Main AHCA Website

AHCA’s main website for information on Medicaid, Health Quality Assurance and the Florida Center for Health Information and Policy Analysis.

Go >

Florida Health Information Network

This website provides information and resources relating to AHCA’s initiatives for Health Information Technology and Health Information Exchange.

Go >


FloridaHealthFinder.gov

Provides health education and information to compare and locate health care providers in Florida to make well-informed health care decisions.

Go >
AHCA Network of Websites

Health Education


Health Encyclopedia

Search the Health Encyclopedia

Folliculitis

Definition

Folliculitis is inflammation of one or more hair follicles. It can occur anywhere on the skin.

Alternative Names

Pseudofolliculitis barbae; Tinea barbae; Barber's itch

Causes

Folliculitis starts when hair follicles are damaged or when the follicle is blocked. This may occur from rubbing against clothing or shaving, for example. Most of the time, the damaged follicles become infected with Staphylococcus (staph) bacteria.

Barber's itch is a staph infection of the hair follicles in the beard area, usually the upper lip. Shaving makes it worse. Tinea barbae is similar to barber's itch, but the infection is caused by a fungus.

Pseudofolliculitis barbae is a disorder that occurs mainly in black men. If curly beard hairs are cut too short, they may curve back into the skin and cause inflammation.

Symptoms

Common symptoms include a rash, itching, and pimples or pustules near a hair follicle in the neck, groin, or genital area. The pimples may crust over.

Exams and Tests

Your health care provider can diagnose this condition by looking at your skin. Lab tests may show which bacteria or fungus is causing the infection.

Treatment

Hot, moist compresses may help drain the affected follicles.

Treatment may include antibiotics applied to the skin or taken by mouth, or an antifungal medicine.

Outlook (Prognosis)

Folliculitis usually responds well to treatment, but it may come back.

Possible Complications

Folliculitis may return or spread to other body areas.

When to Contact a Medical Professiona

Apply home treatment and call your health care provider if your symptoms:

  • Come back often
  • Get worse
  • Last longer than 2 or 3 days

Prevention

To prevent further damage to the hair follicles and infection:

  • Reduce friction from clothing.
  • Avoid shaving the area, if possible (if shaving is necessary, use a clean, new razor blade or an electric razor each time).
  • Keep the area clean.
  • Avoid contaminated clothing and washcloths.

References

Habif TM. Bacterial infections. In: Habif TP, ed. Clinical Dermatology. 5th ed. Philadelphia, PA: Elsevier Mosby; 2009:chap 9.

Habif TM. Principles of diagnosis and anatomy. In: Habif TP, ed. Clinical Dermatology. 5th ed. Philadelphia, PA: Elsevier Mosby; 2009:chap 1.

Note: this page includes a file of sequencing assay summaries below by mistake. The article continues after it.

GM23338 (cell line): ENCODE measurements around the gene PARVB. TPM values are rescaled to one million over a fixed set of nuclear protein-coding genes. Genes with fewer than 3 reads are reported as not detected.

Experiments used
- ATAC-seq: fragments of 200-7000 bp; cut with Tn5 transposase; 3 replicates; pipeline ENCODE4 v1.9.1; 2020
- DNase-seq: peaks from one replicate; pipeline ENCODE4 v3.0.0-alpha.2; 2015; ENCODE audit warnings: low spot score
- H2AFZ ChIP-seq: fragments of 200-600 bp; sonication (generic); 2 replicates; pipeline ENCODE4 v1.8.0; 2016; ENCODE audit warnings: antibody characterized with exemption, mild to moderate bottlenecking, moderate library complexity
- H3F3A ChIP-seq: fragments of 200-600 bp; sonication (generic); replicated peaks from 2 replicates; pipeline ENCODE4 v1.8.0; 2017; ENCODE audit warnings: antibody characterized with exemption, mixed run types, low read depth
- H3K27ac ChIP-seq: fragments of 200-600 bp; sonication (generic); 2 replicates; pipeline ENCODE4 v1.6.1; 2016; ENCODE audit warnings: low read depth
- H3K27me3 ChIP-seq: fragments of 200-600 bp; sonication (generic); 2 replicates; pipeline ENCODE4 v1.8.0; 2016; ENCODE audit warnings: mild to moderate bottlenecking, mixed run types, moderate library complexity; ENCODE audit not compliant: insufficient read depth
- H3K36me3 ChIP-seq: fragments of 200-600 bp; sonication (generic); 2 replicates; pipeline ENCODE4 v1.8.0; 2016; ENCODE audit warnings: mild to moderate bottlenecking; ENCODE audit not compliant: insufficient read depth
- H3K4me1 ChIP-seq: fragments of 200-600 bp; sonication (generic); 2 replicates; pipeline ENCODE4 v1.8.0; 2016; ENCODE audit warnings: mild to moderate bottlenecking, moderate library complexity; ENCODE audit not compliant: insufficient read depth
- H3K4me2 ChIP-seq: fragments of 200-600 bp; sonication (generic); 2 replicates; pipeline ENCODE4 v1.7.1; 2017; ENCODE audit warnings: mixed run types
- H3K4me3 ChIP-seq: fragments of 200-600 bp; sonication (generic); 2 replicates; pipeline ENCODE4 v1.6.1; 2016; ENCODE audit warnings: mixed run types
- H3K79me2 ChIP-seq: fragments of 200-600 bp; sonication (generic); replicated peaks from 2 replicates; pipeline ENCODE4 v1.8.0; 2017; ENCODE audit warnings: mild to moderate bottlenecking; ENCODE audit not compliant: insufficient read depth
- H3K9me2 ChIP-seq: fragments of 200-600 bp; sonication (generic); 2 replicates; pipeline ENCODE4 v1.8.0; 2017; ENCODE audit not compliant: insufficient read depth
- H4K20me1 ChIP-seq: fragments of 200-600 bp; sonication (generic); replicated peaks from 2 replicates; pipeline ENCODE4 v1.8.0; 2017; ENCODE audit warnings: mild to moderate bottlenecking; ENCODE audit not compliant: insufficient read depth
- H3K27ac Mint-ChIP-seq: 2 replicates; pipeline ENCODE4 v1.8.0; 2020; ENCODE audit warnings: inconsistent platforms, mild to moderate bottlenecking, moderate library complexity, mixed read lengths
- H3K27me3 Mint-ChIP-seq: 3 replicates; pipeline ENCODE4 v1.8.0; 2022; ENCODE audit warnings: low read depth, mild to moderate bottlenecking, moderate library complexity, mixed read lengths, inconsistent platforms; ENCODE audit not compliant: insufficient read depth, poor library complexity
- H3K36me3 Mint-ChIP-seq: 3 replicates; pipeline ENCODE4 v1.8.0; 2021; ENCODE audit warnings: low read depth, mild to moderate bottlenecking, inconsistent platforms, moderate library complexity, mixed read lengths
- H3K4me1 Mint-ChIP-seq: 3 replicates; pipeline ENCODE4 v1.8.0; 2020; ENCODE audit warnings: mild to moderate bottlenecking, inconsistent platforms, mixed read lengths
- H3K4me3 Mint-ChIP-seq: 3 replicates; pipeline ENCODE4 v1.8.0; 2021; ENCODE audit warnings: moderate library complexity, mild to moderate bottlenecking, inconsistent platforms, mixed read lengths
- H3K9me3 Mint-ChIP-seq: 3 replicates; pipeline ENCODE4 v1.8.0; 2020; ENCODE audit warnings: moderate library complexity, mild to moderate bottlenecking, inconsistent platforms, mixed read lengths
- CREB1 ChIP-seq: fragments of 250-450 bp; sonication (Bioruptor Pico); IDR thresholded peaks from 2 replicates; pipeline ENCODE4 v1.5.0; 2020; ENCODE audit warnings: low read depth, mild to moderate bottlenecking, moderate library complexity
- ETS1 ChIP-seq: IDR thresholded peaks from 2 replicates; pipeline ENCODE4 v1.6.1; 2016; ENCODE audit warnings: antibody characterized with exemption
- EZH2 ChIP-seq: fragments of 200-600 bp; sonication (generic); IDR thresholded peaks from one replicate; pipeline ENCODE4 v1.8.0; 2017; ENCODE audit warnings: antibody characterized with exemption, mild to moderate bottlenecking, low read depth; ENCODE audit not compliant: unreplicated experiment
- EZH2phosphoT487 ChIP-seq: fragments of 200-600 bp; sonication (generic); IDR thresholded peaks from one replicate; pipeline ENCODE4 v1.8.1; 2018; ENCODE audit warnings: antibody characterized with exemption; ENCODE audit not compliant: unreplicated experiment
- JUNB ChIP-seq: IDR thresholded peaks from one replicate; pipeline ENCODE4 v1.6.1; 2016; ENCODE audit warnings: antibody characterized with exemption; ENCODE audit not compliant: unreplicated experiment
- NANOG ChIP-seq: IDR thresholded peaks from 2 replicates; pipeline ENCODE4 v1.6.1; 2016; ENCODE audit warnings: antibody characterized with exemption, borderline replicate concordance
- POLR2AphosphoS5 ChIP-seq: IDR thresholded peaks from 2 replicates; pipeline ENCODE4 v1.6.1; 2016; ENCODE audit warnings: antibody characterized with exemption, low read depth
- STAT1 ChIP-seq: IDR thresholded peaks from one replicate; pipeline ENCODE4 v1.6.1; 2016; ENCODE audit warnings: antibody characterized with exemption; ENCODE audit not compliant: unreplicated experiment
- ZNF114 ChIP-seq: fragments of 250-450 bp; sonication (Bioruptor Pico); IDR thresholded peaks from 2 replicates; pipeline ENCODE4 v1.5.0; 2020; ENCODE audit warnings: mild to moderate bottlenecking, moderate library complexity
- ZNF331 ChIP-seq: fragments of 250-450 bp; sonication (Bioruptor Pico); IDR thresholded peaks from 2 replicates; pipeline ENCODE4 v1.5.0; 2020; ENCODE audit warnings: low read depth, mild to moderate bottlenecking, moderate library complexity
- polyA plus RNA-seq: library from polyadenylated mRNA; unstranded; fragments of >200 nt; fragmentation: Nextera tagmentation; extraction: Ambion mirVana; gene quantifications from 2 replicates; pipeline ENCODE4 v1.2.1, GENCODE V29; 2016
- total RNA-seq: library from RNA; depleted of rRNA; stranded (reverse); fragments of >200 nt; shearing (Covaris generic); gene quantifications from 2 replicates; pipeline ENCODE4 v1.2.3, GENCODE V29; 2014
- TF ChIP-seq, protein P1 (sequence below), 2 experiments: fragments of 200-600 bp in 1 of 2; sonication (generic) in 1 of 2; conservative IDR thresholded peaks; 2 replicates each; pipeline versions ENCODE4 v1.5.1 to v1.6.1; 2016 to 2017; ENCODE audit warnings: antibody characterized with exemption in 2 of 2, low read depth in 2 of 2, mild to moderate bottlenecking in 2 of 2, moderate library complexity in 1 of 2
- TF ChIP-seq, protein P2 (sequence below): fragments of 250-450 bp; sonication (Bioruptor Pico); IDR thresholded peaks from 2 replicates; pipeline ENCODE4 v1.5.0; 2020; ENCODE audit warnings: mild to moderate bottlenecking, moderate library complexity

McMichael A, Curtis AR, Guzman-Sanchez D, Kelly AP. Folliculitis and other follicular disorders. In: Bolognia JL, Jorizzo JL, Schaffer JV, et al, eds. Dermatology. 3rd ed. Philadelphia, PA: Elsevier Mosby; 2012:chap 38.

Pasternack MS, Swartz MN. Cellulitis, necrotizing faciitis, and subcutaneous tissue infections. In: Bennett JE, Dolin R, Blaser MJ, eds. Mandell, Douglas, and Bennett's Principles and Practice of Infectious Diseases. 8th ed. Philadelphia, PA: Elsevier Saunders; 2015:chap 95.

Review Date:11/2/2014
Reviewed By:Linda J. Vorvick, MD, Medical Director and Director of Didactic Curriculum, MEDEX Northwest Division of Physician Assistant Studies, Department of Family Medicine, UW Medicine, School of Medicine, University of Washington, Seattle, WA. Also reviewed by David Zieve, MD, MHA, Isla Ogilvie, PhD, and the A.D.A.M. Editorial team.

The information provided herein should not be used during any medical emergency or for the diagnosis or treatment of any medical condition. A licensed medical professional should be consulted for diagnosis and treatment of any and all medical conditions. Call 911 for all medical emergencies. Links to other sites are provided for information only -- they do not constitute endorsements of those other sites. © 1997-A.D.A.M., Inc. Any duplication or distribution of the information contained herein is strictly prohibited.

adam.com

The Agency for Health Care Administration (Agency) and this website do not claim the information on, or referred to by, this site is error free. This site may include links to websites of other government agencies or private groups. Our Agency and this website do not control such sites and are not responsible for their content. Reference to or links to any other group, product, service, or information does not mean our Agency or this website approves of that group, product, service, or information.

Additionally, while health information provided through this website may be a valuable resource for the public, it is not designed to offer medical advice. Talk with your doctor about medical care questions you may have.

Health
Outcome Data

No data available for this condition/procedure.

Health Encyclopedia

More Features

We Appreciate Your Feedback
1. Did you find this information useful?
         Yes
         No

2. Would you recommend this website to family and friends?
         Yes
         No